Winter Solstice, 12/22: Down Low + Poems

Winter Solstice, 12/22: Down Low + Poems

The term “solstice” means “sun stands still.” On the year’s two solstices (winter and summer) the sun appears to halt in its incremental journey across the sky but change little in position during this time. Of course, contrary to appearances from Earth, the sun’s “changing position” throughout the year is actually caused by the rotation of the Earth on its tilted axis as it circles the sun. The solstice occurs twice a year (on or around December 22nd and June 21st) when the sun is farthest from the tilting planet’s celestial equator.

In modern times Christians all over the world celebrate the birth of Jesus Christ on Christmas Day, which falls on December 25. However, it’s believed that this date was chosen to offset pagan celebrations of Saturnalia and Natalis Invicti. Some say that celebrating the birth of the “true light of the world” was set in sync with the December solstice because from that point onwards, we experience more daylight in the Northern Hemisphere.

A few more facts about the winter solstice from Mashable.


1. It happens at a specific time

The winter solstice isn’t the full day of Dec. 21, but rather occurs at a specific time. At that point, the sun is shining farthest to the south, directly over the Tropic of Capricorn. There’s no duration to the event, per se. Paul Stokles, a meteorologist with the National Oceanic and Atmospheric Administration refers to the winter solstice as a “single event.”

Of course, the sun isn’t actually moving, the Earth is. At 12:11 p.m. ET, the North Pole is tipped about 23 degrees away from the sun. When summer rolls around, the South Pole is tipped 23 degrees away from the sun. During the vernal and autumnal equinoxes, the Earth is not tilted in either direction.

2. It happens at a different time each year

The winter solstice doesn’t always occur on Dec. 21. Sometimes it comes on Dec. 22. – like this year. The hour of day also fluctuates.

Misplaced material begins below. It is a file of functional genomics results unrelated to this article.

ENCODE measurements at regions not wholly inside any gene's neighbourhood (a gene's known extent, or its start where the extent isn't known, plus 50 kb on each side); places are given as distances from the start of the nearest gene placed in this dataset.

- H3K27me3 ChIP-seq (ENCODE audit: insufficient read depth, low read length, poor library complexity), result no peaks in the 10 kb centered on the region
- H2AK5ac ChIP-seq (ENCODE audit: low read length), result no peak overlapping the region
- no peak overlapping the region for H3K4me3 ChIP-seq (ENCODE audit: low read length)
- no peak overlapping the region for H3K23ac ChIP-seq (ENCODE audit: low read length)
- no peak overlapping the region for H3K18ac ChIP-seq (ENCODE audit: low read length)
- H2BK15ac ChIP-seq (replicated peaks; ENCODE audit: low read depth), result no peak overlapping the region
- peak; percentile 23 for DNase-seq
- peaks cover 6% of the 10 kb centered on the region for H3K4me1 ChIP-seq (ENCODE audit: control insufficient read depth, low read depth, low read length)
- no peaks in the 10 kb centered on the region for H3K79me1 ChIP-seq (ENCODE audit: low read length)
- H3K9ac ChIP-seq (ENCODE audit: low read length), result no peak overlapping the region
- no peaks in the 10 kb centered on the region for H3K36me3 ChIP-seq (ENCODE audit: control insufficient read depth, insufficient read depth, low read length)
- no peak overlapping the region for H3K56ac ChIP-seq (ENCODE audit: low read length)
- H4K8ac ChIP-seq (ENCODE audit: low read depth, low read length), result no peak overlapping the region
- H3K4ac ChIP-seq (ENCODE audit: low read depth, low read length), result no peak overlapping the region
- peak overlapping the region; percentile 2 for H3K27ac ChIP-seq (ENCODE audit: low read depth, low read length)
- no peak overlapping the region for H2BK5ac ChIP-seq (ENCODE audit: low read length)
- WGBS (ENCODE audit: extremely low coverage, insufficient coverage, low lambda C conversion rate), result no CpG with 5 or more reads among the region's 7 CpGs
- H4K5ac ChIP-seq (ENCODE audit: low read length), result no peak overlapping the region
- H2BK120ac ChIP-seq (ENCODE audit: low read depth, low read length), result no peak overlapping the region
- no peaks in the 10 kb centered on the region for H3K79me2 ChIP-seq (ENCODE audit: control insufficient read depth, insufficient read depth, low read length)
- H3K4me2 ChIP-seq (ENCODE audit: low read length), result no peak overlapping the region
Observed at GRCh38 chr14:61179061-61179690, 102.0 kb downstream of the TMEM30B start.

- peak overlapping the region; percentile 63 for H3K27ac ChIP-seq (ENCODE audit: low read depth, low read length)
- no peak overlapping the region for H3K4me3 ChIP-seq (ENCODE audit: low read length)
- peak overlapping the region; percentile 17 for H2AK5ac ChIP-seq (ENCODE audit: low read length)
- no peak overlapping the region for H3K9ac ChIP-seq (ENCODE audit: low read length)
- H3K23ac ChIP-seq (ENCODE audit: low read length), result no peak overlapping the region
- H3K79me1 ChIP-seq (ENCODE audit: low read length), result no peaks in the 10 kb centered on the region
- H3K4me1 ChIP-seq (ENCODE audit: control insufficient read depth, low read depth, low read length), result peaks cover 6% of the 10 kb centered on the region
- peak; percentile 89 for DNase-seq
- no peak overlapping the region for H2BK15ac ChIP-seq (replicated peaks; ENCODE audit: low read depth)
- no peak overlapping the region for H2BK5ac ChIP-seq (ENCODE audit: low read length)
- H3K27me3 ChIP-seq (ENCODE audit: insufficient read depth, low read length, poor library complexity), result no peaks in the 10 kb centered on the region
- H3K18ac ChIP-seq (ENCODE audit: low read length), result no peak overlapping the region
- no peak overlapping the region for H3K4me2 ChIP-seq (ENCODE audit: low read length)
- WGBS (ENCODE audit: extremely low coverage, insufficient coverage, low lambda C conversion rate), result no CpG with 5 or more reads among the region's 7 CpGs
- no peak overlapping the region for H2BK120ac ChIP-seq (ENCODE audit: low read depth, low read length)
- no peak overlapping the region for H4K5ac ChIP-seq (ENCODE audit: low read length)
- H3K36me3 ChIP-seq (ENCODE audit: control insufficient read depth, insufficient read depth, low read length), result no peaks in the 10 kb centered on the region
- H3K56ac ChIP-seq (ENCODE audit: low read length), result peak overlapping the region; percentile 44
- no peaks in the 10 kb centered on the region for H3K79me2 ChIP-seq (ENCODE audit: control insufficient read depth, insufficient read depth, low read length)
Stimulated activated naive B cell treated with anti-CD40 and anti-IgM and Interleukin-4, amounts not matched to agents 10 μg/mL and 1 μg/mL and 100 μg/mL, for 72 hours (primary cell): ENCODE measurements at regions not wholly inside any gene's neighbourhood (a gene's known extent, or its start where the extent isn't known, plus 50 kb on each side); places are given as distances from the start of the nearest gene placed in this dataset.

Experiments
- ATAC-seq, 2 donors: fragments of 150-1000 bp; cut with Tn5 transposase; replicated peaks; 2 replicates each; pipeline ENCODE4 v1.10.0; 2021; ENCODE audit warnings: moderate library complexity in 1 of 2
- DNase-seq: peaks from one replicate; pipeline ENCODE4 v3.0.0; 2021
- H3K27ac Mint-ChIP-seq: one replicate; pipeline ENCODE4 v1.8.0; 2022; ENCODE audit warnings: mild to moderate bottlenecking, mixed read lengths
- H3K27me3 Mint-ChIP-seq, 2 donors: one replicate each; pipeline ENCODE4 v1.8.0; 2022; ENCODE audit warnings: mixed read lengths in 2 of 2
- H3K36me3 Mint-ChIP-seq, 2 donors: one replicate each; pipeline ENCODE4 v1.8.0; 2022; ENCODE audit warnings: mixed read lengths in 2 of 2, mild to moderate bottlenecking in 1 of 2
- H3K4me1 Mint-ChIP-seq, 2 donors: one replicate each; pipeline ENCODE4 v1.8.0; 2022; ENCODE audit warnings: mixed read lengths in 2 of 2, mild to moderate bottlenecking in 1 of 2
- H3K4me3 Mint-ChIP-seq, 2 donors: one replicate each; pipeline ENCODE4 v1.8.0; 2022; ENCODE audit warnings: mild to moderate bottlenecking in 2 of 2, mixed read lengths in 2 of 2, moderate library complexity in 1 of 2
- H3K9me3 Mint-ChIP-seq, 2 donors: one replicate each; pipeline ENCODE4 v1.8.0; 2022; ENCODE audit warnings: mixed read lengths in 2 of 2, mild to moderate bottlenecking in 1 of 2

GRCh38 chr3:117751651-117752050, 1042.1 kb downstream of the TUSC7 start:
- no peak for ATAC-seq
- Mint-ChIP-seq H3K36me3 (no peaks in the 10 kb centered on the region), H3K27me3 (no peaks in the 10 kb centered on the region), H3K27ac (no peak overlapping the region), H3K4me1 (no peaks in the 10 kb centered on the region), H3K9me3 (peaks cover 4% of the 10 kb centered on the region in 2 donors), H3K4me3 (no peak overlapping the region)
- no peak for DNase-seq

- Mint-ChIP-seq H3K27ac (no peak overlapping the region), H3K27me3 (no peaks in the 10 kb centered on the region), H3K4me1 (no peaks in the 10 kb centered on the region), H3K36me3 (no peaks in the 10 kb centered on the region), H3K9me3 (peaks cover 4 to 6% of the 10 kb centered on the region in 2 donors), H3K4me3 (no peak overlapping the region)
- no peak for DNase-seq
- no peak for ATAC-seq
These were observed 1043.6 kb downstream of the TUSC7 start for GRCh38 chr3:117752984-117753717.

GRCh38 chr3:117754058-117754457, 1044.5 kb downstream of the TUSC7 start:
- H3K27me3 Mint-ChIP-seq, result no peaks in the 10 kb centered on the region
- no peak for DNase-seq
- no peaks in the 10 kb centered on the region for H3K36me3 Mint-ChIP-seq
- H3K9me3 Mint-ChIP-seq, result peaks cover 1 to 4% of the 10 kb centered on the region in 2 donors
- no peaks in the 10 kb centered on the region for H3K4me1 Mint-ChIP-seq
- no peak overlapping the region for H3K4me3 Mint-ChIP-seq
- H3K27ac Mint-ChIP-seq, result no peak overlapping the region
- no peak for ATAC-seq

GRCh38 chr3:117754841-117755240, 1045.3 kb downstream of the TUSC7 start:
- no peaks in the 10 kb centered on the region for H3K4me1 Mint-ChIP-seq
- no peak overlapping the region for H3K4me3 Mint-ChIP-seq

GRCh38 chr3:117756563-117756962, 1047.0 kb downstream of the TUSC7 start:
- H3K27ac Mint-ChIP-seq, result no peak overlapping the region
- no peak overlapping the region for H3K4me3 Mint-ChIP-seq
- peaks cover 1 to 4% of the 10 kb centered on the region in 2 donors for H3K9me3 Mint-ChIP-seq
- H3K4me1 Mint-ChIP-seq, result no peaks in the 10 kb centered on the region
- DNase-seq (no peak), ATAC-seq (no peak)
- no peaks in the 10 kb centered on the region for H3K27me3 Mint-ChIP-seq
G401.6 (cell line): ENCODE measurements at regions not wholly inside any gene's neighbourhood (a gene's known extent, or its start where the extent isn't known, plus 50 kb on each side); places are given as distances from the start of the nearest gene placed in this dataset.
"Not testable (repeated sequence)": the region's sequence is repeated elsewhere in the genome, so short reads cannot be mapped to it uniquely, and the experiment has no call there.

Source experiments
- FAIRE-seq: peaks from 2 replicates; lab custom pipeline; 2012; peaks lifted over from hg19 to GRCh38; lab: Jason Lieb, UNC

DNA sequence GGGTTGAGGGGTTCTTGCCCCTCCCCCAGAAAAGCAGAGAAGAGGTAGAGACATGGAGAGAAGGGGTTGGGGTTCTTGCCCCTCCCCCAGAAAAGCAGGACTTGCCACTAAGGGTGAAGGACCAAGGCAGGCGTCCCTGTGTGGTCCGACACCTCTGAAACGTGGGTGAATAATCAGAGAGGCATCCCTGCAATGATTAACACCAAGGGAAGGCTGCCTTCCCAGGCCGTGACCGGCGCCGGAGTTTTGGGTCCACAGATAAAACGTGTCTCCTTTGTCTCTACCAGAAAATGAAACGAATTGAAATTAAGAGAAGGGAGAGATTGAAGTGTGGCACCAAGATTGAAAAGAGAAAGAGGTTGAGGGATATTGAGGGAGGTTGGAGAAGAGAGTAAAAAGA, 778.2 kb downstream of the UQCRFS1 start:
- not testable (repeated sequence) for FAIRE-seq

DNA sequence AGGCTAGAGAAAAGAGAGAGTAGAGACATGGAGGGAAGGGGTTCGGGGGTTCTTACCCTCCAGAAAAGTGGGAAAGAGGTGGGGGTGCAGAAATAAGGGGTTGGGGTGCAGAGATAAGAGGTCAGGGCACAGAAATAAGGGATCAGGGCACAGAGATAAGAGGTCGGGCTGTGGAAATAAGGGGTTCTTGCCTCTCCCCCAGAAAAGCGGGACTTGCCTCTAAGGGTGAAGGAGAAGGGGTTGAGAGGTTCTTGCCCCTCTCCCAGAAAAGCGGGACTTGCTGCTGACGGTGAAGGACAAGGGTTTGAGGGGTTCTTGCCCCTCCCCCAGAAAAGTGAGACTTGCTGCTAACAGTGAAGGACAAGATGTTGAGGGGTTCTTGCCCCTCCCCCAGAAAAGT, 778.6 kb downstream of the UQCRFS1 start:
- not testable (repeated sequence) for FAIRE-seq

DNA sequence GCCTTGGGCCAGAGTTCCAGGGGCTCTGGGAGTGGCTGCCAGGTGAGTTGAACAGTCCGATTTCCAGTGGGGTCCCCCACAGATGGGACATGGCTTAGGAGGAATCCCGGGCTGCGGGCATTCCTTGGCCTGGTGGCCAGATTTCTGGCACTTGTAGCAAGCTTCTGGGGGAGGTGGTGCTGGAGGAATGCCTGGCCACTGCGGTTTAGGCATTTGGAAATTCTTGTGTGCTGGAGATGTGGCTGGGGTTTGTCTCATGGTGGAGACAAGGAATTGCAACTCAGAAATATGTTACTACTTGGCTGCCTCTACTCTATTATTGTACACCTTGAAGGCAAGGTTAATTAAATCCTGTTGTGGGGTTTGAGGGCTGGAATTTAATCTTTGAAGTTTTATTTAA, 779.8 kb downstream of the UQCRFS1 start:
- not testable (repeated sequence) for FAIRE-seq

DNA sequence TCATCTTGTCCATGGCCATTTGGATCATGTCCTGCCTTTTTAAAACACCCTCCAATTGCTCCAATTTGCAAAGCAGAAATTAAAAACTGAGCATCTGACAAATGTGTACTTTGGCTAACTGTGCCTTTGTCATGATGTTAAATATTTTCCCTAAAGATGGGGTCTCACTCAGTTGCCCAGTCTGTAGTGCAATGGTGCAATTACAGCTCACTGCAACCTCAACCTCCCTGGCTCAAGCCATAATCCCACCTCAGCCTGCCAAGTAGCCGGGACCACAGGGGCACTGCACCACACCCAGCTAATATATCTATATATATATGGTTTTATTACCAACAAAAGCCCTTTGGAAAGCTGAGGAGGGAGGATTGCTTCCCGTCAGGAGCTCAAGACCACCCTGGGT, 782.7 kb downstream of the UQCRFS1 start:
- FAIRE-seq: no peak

3. The meteorological winter began three weeks ago

If it feels like winter has already begun, you are correct. Meteorologists consider Dec. 1 the start of the meteorological winter and March 1 the start of the meteorological spring. That’s because December, January and February are the three coldest months of the year. By the time the Spring Equinox rolls around on March 20, 2014, average temperatures in most areas will have already started rising. The winter solstice isn’t the coldest day of the year either — that comes later.

4. Last year at this time, some people thought the world was ending

Remember how the Mayan calendar supposedly said the world would end on Dec. 21, 2012? That was based on a reading of the end date of the Mayans’ 5,126-year-long Mesoamerica Long Count Calendar, which corresponded to certain astronomical events, including the winter solstice.

And now two poems from Art Goodtimes and Rosemerry Wahtola Trommer (Word Woman), your hosts at the monthly Talking Gourds Poetry Club.  Their words are certain to warm up your heart on these cold, snowy days, when the yellow light in the sky clicks off early.

“Twilight Walk”

by Art Goodtimes



they’re gone

The honkers took off

for the tropics

after pecking around till


Left just ahead of

Colorado’s second fall storm

before full-on winter

Solstice here soon

on the western slope of

the Southern Rockies

Wrights Mesa

studded with ponds

& irrigated wetlands

Trickling Lone Cone’s flow

down to the San Miguel

very deliberately


what the beaver used to do

Slowing things down

Holding water precious

just like Americans are

up at Standing Rock

“I’n’ it?” McRedeye sez

“We shape the land

& the land shapes us.”


“Four Solsticings” 

by Rosemerry Trommer


thank you world

for these disappointments

I would have become

without them so comfortable,

so certain, so stuck


now, is it time,

is it time yet, is it time

says the seed


in the river of self

surprised to find I am also

the dam, the eddy


longest night

and still darkness does not

swallow everything

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